Why city living is an attractive choice for the over 65's

From log cabins to urban pads – Chris Partridge on the new options for the retired
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People approaching retirement are in a strange position – their houses are worth a fortune, but converting that wealth into secure income has never seemed more risky.

The property boom has made retirees wealthy beyond their dreams. The Council of Mortgage Lenders estimates that Britain's 65-year-olds are living in debt-free assets worth a staggering £460bn.

But stock market crashes, mortgage endowment mis-selling and pension-fund scandals have made the new pensioner generation wary of any kind of investment except property. According to research by Prudential, more than five million Britons believe that they won't be able to afford to retire early. Only 45 per cent of adults expect to have stopped working by the time they are 65.

One in five Britons expect to have to sell their family home to finance their retirement, according to Prudential. About 7 per cent plan to use their homes as collateral to borrow the money for a comfortable retirement.

Retirees who sell up can also choose their new homes with an eye to the increasing aches and pains of age, electing for a bungalow or an apartment close to shops and a GP's surgery. Many move to a mobile home or a lodge park to maximise the amount of money released.

Today's mobile homes are a far cry from the cramped, cold caravans of old. They are made in hi-tech factories and are surprisingly snug. Many are in lovely locations; Stonyfold Lodge Park Homes near Macclesfield, for example, is a group of log cabins set in a wooded valley that is a wildlife haven. A two-bedroom lodge costs about £150,000.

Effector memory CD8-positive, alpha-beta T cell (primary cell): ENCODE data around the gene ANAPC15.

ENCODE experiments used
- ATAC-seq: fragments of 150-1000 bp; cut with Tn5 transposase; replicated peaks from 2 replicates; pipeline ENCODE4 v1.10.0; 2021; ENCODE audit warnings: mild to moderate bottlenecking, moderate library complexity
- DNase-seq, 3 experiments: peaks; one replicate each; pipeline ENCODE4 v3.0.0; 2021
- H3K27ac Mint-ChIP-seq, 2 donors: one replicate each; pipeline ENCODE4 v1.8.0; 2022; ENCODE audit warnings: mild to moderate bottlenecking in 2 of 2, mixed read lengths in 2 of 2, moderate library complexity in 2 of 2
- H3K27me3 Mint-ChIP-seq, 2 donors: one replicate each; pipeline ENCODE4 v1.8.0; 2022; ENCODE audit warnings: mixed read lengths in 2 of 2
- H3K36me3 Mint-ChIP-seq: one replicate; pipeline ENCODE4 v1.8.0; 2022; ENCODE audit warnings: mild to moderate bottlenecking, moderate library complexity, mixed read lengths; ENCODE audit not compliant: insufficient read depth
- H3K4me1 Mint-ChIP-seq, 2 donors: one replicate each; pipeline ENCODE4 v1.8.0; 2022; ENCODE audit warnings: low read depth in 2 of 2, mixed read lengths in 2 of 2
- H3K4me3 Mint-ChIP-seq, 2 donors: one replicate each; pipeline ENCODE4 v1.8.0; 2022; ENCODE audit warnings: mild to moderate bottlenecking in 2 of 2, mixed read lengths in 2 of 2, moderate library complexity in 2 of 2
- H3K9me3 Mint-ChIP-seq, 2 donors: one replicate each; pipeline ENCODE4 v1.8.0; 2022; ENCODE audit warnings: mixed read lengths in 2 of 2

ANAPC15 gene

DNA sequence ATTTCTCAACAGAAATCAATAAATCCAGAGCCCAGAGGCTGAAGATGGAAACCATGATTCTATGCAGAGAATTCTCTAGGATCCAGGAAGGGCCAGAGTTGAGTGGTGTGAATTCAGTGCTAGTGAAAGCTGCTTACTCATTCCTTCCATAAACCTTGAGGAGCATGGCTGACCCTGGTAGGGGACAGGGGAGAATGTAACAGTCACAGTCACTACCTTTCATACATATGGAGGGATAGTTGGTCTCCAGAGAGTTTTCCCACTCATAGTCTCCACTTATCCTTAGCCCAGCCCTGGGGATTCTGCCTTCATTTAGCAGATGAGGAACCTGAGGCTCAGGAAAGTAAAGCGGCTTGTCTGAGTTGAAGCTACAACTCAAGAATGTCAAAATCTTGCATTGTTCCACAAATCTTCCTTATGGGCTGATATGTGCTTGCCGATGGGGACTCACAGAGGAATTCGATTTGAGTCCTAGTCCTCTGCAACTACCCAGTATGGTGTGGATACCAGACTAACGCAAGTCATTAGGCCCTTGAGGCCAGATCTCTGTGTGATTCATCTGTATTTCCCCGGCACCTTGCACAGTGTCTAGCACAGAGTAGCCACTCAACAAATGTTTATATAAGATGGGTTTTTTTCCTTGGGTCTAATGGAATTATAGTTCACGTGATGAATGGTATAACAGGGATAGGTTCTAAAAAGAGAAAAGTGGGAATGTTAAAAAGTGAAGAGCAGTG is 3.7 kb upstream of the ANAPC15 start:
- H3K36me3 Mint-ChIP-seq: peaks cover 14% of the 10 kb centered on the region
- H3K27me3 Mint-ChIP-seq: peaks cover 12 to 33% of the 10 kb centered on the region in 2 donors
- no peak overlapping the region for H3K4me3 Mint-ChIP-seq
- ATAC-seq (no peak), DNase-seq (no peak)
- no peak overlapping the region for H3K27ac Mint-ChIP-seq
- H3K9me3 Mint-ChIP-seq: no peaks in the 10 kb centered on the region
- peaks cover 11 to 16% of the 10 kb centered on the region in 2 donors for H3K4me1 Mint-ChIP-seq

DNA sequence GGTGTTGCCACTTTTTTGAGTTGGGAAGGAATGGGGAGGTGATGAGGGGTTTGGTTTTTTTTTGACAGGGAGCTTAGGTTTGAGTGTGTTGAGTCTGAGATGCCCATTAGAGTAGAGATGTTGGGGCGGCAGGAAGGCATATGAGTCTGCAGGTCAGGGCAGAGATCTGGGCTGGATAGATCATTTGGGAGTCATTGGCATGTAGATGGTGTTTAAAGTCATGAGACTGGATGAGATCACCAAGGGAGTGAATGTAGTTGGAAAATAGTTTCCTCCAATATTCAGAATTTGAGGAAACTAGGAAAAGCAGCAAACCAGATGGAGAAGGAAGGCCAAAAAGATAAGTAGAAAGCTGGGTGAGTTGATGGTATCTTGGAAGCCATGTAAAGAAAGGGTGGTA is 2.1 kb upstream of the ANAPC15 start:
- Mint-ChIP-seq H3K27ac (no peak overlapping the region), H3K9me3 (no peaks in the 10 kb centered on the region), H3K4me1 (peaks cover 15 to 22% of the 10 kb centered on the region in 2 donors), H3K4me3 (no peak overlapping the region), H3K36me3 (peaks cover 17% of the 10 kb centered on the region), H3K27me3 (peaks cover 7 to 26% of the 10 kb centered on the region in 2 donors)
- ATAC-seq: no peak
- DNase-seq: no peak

An increasing number or retirees are making a total change in lifestyle, moving from suburban family houses with large gardens into city centre apartments to enjoy the theatres, galleries and restaurants, and to be close to major hospitals.

People who want to use their own homes to fund their retirement have several options, according to James Cotton of London & Country Mortgages.

"It used to be that people aged 65 or over were unable to get a standard mortgage, but times have changed," Cotton says. The amount loaned will depend on income and a medical, he adds.

The other possibilities are equity release and lifetime mortgages. "A lifetime mortgage is one where the interest is rolled up and paid out of your estate when you die," Cotton explains. "The potential problem is that if you live longer than expected this can cost a lot more, leaving little for your children."

Equity release is when you sell all or part of your house in return for a lifetime tenancy. Investing the money carefully can bring a secure income, but equity release needs good advice. "It can be inflexible and costly," Cotton warns.

Any equity release scheme should be endorsed by SHIP, the Safe Home Income Plan (see www.ship-ltd.org).

"Today's retirees are enjoying an incredibly diverse and specialised property sector," says Sarah Woods, editor of the newly published Retirement Property Guide. "The days when the only option was an unimaginative sheltered housing scheme are long gone, thankfully." A growing trend is for "retirement rental" in dedicated retirement complexes. "This is attractive to a growing number of retirees, as it removes the hassles and expenses attached to home ownership, while allowing them to release the equity locked in their property by selling their homes," Woods says.

Retirement rental companies generally offer one- or two-bedroom apartments on assured tenancies with tenure for life. The rent usually includes service charges and will rise in line with inflation.

Retirement rental is particularly popular with people who want to buy a villa abroad to live in for part of the year, while keeping a base in the UK close to family, friends and NHS medical facilities, Woods says.

The Retirement Property Guide, edited by Sarah Woods, is available online for £10 through www.buyinginguides.info